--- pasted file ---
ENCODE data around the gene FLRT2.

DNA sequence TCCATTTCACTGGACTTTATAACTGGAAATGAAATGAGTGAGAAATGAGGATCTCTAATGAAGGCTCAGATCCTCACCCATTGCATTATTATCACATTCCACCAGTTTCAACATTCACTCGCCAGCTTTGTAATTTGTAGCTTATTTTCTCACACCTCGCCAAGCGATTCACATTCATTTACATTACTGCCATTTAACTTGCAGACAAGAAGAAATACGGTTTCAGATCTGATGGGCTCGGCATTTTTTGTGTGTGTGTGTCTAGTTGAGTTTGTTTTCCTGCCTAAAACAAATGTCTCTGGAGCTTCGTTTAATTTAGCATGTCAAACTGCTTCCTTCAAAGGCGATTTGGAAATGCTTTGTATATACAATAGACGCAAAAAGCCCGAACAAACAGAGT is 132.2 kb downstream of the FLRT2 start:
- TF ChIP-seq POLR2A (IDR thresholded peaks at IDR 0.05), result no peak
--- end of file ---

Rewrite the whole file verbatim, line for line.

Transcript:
ENCODE data around the gene FLRT2.

DNA sequence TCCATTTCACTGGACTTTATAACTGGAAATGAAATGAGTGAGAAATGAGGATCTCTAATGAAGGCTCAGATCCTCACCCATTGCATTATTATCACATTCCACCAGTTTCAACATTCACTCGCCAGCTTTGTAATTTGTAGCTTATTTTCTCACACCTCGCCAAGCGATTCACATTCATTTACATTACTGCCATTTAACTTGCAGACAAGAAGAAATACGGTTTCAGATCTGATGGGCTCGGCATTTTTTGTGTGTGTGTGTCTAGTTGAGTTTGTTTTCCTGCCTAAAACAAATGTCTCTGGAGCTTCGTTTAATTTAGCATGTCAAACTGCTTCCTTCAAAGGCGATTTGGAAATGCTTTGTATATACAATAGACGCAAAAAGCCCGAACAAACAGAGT is 132.2 kb downstream of the FLRT2 start:
- TF ChIP-seq POLR2A (IDR thresholded peaks at IDR 0.05), result no peak